In response to John’s post, I’d like to point out that values are not necessarily heuristics standing in for more thorough utilitarian analyses. People often think an act is wrong inherently, not because they believe it will reduce human welfare. Indeed, if a value is based on welfare, isn’t it really a position supported by a deeper underlying value, that increasing welfare is good? It seems to me that a defining characteristic of a moral value is that it is cannot be reduced to more fundamental beliefs about what is right and wrong.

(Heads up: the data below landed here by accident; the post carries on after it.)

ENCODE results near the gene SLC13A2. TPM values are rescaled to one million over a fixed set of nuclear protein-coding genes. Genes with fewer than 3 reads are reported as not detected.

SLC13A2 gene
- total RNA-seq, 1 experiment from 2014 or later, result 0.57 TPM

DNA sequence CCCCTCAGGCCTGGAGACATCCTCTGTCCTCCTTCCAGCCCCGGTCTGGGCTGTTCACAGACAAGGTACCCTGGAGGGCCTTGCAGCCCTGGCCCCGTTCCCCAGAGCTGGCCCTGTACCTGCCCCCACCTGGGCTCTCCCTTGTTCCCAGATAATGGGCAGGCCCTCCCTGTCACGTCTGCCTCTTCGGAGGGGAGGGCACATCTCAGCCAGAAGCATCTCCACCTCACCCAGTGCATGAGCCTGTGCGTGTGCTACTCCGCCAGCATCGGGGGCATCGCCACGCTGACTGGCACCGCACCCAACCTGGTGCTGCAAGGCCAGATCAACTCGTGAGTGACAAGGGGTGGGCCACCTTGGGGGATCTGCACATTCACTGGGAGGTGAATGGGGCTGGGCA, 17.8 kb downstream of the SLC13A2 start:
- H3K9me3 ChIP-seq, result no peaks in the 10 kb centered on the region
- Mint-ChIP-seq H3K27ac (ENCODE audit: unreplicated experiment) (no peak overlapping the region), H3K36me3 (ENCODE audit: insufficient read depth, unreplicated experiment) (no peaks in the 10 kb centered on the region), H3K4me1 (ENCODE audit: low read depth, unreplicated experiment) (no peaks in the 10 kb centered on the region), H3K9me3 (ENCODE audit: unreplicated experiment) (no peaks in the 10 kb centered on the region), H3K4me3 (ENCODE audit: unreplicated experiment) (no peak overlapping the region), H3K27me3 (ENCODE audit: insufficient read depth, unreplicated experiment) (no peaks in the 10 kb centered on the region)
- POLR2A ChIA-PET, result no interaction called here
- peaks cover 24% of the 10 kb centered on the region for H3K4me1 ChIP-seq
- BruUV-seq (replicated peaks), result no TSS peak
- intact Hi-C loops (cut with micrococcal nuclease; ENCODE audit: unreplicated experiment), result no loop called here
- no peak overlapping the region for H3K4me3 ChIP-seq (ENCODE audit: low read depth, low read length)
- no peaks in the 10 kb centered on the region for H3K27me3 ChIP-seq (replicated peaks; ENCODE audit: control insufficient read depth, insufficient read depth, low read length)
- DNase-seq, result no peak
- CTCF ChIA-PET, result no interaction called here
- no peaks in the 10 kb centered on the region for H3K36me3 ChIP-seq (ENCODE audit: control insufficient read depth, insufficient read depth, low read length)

As people become more informed, then, their values will not be updated based on new information. However, when formulating positions on the issues of the day, they may find the newly available utilitarian reasoning on a particular issue more compelling than the guidance provided by their values and take a different position than they would have before. Another way to look at it is that deciding your policy preferences based a utilitarian rationale is difficult and relatively expensive (in time and mental effort) when you are uninformed. Of course, somebody might stick to their values regardless of new information, but I would expect that if you made a given sample of people better informed, some would switch to voting based utilitarian concerns.  So I come to the same conclusions — I’m just quibbling over details.